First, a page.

- 04 Oct 19
Kneecap entered the Irish music sphere in much the same way as a housebreaker might enter a tree-lined residence in Malone. They didn’t tell you they were coming. They made a lot of noise. Not everyone approved. Then sooner or later you had to deal with the ruckus they’d caused.
2017 set them on the course they’re on now, with debut single ‘C.E.A.R.T.A’ acting as a lightning rod for thousands of Irish people to renew their interest in their native language.
Since then, they’ve found themselves kicked out of UCD, censored by RTE, profiled by the BBC over a ‘Get the Brits out’ chant at Belfast’s Empire Music Hall, and condemned by the DUP (which, let’s be honest, was a necessary rite of passage for them).
At Dublin’s Academy, Irish 1916 Proclamations are being handed out at the door for the gig, and are duly being brandished by the crowd as they wait for Kneecap to arrive. The band’s beatmaker – and their musical lynchpin – DJ Próvaí, is chanted onto the stage, coming out with his tricolour balaclava over his head. He sets things up for ‘Tá na Baggies ar an Talamh’, from the band’s debut mixtape 3cag. Mo Chara races onto the stage first, followed by Móglaí Bap. Their get-up: baseball caps, tracksuits, with 70cl bottles of Buckfast at hand.
Beyond the music itself, it’s easy to see why these two make for such a commanding rap duo. Móglaí Bap has a hard-edged, endless energetic delivery, whereas Mo Chara has an incredible rapid-fire flow (‘Your Sniffer Dogs Are Shite’ is the finest example of this). Their hilarious interchanges on ‘Gael-Gigolos’ – on top of the fact that they’re seamlessly blending Irish and English – are mind-blowing to witness.
Just before they launch into ‘Ceacht Mo Chara’ – their downbeat, trad-and-hip-hop-infused sex and drugs odyssey – Móglaí Bap draws attention to an incident at their Galway gig in Monroe’s, where a punter exposed himself and assaulted women in the crowd. He makes it clear that the band won’t stand for this and if it happens in the future, the guilty party will be duly reprimanded. There’s a heartening round of applause at this and nods of agreement. Fair play. Other performers should take note.
Those who aren’t fluent in Irish (I’ll count myself in that category) get a lesson during ‘Incognito’, a song that’s arguably done more legwork for disseminating the Irish language than the Leaving Cert and A-level curriculums combined. There’s also a certain local thrill in being from Belfast and hearing this song, with 800 people eating up lyrics about the Shankill buy-and-sell.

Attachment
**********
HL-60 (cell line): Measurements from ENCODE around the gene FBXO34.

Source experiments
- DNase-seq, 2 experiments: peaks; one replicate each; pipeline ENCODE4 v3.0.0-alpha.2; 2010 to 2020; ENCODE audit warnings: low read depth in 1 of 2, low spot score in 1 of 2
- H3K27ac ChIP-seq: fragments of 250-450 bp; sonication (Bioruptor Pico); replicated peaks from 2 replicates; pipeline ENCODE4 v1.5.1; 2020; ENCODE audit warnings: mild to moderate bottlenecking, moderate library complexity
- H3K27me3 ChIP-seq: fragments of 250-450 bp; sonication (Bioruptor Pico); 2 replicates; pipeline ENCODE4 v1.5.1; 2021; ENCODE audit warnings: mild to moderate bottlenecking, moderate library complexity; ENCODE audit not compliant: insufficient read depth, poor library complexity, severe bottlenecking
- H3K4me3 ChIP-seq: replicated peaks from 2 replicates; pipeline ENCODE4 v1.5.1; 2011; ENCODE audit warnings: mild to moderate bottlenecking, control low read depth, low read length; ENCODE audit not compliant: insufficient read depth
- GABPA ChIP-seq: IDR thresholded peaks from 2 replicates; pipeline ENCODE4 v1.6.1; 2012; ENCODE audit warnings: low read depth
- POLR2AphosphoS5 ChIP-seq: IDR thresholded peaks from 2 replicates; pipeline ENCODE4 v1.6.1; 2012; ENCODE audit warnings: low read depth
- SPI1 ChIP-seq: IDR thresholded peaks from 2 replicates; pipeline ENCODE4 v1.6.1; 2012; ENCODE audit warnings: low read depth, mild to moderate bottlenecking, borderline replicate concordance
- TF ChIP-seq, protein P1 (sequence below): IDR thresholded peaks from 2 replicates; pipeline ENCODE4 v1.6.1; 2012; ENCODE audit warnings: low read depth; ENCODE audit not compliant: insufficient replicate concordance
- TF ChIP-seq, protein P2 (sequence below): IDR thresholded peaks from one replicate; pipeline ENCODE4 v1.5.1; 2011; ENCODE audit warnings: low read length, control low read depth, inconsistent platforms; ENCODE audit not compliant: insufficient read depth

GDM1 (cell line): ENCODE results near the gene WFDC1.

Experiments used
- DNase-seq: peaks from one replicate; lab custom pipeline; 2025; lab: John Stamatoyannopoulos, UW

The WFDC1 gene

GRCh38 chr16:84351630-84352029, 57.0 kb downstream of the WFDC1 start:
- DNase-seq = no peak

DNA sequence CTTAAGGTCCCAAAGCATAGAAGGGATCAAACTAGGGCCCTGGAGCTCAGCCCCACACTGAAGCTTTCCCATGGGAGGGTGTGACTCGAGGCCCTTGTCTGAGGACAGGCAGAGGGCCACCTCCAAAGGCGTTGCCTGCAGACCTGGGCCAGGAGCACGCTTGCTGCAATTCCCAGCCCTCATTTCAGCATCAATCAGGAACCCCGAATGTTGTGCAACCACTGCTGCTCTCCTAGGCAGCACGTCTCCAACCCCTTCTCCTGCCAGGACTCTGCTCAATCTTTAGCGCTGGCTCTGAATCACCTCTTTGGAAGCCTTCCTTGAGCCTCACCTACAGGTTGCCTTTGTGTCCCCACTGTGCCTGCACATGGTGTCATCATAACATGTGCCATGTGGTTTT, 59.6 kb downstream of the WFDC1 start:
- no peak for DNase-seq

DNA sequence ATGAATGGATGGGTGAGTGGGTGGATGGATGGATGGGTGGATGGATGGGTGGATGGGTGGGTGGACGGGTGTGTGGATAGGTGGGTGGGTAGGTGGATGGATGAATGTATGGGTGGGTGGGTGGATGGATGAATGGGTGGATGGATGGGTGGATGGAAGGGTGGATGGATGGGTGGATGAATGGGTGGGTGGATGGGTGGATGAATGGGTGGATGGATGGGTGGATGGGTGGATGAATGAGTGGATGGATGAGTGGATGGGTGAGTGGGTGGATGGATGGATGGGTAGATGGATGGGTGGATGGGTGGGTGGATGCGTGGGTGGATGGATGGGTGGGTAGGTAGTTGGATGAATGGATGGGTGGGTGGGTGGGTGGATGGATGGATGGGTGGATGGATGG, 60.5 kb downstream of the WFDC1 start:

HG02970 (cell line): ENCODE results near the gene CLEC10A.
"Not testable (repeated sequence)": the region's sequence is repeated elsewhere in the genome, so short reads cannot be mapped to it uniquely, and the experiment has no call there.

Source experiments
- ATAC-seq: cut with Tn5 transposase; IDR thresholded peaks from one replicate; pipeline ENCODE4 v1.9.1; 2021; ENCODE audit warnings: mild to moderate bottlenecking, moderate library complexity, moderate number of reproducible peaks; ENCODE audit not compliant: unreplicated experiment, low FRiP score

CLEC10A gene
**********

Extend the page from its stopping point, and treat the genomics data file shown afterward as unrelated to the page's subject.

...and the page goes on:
The second half of the set sees the group ratchet up the energy even further. Buckfast is skulled, Móglaí Bap’s Kneecap t-shirt finds its way into the audience, and the group unleash a pair of smoke machine guns on the crowd (they must’ve picked up a few tricks from their pals in King Kong Company).
Their new song, the marvellously titled ‘Get Your Brits Out’ goes down a stormer. But the best is saved for last. The double volley of ‘Amach Anocht’ (sped up in this instance by DJ Próvaí) and ‘H.O.O.D.’ sees the trio take it in turns to leap into the crowd. Sweat’s lashing. Tricolours are raised. Everyone’s clambering to get on top of someone else’s shoulders. The atmosphere’s electric.
The band finish the gig where it all started with their first ever release ‘C.E.A.R.T.A.’ It might not have the same intensity as the two songs preceding it, but this is mitigated by the fact that almost half the crowd know every word – “foc na riallacha atá ag RTÉ” gets belted out into the rafters.
As an indicator of how much this gig means to them, Kneecap return to the stage to play – according to themselves – their first ever encore. Not having any more songs in their back catalogue, they launch once again into ‘H.O.O.D’. And why not? It’s an out-and-out banger, their best weapon for a live set, and you’ll hardly find a better lyric this year than “‘Keep her lit the fuck or fucking fuck off,’ Jesus said on the cross.” Poetic.
The gaeilgeoir renaissance continues.